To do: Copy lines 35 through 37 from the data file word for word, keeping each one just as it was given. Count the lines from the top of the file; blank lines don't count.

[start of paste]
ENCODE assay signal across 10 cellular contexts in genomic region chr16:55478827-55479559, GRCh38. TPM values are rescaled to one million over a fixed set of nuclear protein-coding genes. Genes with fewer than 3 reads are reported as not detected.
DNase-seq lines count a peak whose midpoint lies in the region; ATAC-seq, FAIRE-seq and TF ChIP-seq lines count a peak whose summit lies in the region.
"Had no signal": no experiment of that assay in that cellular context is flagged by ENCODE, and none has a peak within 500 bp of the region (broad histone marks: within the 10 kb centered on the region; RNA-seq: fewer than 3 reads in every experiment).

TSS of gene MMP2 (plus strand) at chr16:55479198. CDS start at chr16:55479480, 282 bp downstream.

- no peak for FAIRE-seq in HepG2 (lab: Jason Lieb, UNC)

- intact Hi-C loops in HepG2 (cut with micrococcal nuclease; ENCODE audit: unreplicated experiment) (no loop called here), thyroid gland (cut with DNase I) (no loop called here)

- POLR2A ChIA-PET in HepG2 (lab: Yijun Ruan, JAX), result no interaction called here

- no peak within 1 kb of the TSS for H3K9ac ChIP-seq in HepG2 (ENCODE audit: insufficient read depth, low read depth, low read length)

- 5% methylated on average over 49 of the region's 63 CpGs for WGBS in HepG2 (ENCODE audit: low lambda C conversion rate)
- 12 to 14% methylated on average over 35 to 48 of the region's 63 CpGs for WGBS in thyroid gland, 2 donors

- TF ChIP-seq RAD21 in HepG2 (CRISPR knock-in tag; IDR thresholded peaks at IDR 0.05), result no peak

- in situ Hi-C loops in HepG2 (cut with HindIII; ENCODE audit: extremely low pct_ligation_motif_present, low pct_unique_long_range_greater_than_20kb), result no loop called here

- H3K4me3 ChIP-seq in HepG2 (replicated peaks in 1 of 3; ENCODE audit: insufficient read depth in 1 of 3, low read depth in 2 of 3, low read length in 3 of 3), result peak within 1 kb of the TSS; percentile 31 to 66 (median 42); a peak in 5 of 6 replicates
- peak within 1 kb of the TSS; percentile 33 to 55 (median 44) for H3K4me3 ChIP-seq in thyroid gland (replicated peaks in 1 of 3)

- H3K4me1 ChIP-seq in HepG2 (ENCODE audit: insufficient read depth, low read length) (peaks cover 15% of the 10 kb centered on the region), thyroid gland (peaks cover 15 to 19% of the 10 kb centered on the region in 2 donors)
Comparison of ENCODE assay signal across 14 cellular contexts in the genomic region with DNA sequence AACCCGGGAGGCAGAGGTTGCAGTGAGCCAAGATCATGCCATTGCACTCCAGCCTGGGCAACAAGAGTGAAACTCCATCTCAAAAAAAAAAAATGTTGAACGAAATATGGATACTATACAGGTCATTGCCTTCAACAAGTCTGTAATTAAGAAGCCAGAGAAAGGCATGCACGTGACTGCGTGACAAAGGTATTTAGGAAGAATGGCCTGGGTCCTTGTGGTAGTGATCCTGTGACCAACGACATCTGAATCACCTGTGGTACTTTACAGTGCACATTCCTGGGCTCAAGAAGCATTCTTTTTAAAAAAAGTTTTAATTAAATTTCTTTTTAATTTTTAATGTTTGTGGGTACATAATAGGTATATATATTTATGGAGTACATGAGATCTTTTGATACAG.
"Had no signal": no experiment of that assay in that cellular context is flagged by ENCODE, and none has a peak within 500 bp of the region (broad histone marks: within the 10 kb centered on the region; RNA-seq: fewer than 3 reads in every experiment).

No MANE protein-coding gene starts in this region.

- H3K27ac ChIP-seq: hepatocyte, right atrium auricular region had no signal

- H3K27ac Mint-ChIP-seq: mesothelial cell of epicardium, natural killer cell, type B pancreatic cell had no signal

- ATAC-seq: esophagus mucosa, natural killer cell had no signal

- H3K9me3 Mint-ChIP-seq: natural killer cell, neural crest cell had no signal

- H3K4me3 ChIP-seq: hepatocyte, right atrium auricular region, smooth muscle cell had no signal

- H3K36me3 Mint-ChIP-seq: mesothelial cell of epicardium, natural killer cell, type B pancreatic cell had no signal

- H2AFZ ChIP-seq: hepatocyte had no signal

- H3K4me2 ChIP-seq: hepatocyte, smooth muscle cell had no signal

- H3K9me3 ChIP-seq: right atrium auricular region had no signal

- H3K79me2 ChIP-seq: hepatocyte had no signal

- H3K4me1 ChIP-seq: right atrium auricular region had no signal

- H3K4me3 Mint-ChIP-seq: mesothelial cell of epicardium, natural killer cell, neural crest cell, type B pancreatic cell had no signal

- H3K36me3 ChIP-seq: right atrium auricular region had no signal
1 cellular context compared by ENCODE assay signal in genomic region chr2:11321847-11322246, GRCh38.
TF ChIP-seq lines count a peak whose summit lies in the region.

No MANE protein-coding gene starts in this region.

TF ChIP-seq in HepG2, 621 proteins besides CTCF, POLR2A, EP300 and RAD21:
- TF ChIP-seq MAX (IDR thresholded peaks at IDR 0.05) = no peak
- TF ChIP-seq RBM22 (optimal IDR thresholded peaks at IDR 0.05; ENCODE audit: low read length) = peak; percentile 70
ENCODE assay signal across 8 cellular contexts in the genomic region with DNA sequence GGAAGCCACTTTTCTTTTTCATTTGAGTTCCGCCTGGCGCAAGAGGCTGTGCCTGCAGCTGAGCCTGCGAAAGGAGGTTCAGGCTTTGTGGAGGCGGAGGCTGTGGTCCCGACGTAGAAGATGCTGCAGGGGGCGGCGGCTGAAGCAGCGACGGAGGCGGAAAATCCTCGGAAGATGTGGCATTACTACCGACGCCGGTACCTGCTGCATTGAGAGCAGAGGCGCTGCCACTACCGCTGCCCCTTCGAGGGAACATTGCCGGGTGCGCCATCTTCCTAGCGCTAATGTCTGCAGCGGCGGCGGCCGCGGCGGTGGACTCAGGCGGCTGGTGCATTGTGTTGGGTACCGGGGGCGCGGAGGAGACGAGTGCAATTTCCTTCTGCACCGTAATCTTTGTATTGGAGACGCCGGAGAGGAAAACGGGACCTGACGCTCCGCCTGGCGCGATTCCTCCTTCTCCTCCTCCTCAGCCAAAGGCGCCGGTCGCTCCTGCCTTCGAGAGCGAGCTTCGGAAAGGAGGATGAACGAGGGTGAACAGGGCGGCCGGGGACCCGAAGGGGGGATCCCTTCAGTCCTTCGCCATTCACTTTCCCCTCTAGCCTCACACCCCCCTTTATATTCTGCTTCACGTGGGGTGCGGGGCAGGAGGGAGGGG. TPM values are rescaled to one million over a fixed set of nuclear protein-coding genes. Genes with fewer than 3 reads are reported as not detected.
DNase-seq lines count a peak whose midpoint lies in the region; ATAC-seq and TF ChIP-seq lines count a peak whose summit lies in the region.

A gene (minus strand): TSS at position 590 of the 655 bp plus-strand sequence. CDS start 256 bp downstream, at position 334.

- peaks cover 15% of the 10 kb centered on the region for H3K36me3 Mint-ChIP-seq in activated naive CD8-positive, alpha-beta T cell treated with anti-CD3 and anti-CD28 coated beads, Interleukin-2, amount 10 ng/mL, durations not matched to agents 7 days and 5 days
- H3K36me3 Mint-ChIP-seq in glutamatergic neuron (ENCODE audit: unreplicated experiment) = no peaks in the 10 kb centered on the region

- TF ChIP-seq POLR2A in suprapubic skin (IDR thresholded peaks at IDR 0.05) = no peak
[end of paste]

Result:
TF ChIP-seq in HepG2, 621 proteins besides CTCF, POLR2A, EP300 and RAD21:
- TF ChIP-seq MAX (IDR thresholded peaks at IDR 0.05) = no peak
- TF ChIP-seq RBM22 (optimal IDR thresholded peaks at IDR 0.05; ENCODE audit: low read length) = peak; percentile 70